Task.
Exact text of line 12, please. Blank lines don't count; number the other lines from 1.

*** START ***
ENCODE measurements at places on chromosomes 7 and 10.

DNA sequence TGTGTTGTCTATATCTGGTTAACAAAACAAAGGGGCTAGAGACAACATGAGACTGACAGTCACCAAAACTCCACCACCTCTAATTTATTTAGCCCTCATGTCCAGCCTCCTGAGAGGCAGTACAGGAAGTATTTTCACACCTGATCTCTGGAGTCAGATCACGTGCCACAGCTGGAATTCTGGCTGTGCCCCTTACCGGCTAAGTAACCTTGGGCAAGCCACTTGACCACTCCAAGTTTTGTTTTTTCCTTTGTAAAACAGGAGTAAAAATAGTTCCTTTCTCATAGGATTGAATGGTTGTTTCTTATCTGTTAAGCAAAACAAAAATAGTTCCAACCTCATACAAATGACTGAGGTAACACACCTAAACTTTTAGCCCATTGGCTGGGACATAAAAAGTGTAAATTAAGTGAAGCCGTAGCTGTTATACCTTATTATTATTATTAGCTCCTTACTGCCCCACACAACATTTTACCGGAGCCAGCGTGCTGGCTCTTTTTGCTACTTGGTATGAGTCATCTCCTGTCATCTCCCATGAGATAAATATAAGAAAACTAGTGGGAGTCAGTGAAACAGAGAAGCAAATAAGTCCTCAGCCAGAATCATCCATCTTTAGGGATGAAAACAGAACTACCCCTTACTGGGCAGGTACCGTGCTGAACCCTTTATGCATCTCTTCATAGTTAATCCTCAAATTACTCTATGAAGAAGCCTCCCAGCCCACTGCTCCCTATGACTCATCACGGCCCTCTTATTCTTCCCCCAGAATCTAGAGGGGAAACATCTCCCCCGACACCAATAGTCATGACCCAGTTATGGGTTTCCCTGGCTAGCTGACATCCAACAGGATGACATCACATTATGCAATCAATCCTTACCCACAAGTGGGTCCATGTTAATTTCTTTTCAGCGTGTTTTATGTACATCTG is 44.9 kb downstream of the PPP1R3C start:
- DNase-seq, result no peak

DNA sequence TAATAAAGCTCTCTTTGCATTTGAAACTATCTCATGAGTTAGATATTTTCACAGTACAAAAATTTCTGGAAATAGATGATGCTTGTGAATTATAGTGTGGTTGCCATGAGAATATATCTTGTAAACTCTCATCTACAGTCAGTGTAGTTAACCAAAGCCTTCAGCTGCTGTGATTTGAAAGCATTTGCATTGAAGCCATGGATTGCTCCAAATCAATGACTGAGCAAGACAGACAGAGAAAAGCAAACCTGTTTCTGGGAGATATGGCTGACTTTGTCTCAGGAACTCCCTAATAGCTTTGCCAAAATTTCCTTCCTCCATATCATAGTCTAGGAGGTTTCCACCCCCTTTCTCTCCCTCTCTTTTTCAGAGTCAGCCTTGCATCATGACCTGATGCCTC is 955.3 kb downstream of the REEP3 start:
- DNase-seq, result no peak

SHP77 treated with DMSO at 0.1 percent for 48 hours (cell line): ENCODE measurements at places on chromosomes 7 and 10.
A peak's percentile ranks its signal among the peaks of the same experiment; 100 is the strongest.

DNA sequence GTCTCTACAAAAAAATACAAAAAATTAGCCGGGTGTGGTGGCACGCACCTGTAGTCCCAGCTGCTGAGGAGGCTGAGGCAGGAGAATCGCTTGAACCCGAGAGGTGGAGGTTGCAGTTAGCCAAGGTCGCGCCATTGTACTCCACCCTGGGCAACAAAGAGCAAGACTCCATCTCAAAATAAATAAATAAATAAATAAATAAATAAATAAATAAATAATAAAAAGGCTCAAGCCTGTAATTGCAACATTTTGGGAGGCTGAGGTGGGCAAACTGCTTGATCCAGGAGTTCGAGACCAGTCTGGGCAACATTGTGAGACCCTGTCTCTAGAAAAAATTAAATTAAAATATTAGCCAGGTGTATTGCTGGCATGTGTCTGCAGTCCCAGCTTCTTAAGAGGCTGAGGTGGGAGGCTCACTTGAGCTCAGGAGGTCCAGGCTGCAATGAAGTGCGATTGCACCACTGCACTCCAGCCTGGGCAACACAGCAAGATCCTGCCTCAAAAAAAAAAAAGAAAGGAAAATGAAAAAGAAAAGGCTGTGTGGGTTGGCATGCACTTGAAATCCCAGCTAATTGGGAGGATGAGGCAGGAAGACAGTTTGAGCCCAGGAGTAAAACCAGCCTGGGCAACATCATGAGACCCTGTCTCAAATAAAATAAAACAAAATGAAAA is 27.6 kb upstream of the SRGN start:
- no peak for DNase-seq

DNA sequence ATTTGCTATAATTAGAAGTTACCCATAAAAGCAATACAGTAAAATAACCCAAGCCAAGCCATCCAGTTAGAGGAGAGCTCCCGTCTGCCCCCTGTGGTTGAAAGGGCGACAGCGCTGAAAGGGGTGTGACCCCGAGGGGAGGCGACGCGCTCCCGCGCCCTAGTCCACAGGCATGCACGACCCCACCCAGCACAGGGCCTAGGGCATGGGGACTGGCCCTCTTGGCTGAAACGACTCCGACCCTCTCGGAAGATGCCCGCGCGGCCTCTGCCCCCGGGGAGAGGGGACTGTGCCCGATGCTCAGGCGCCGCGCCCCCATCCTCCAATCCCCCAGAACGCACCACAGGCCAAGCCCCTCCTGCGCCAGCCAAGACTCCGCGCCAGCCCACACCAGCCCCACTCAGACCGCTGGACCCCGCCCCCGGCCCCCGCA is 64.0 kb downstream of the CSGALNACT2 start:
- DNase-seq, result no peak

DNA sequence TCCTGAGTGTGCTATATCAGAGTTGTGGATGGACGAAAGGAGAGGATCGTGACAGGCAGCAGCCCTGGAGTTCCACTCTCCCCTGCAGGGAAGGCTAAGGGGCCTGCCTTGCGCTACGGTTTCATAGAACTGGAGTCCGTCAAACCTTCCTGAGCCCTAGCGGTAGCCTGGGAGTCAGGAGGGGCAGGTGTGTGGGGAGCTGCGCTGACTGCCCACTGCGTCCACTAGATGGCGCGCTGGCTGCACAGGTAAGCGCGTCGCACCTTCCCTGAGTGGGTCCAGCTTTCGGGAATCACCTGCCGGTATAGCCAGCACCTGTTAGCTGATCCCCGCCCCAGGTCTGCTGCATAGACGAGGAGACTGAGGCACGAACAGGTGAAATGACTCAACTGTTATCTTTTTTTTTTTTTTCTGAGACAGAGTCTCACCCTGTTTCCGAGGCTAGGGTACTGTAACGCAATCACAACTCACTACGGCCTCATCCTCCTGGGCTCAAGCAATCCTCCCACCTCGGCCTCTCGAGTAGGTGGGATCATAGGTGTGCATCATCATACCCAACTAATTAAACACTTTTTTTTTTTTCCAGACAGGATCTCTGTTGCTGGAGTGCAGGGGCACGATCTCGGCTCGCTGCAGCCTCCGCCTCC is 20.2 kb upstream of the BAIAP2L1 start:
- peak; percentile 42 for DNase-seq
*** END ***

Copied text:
DNA sequence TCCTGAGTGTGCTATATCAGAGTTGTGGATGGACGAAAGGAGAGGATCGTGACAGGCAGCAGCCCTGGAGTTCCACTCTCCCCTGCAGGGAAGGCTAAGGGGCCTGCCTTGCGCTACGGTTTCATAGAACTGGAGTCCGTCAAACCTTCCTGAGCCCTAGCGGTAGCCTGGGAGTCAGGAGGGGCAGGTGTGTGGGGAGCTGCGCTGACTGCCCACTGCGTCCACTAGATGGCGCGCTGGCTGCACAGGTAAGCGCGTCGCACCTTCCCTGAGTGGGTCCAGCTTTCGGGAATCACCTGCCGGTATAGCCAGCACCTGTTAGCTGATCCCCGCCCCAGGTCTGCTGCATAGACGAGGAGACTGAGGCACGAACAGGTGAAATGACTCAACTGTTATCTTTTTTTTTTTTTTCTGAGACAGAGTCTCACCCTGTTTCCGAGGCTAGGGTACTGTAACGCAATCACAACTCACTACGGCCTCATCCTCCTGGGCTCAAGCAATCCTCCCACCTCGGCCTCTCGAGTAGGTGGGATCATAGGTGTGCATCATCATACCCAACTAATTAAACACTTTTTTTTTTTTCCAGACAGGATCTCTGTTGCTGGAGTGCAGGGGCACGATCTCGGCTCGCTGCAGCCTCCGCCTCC is 20.2 kb upstream of the BAIAP2L1 start: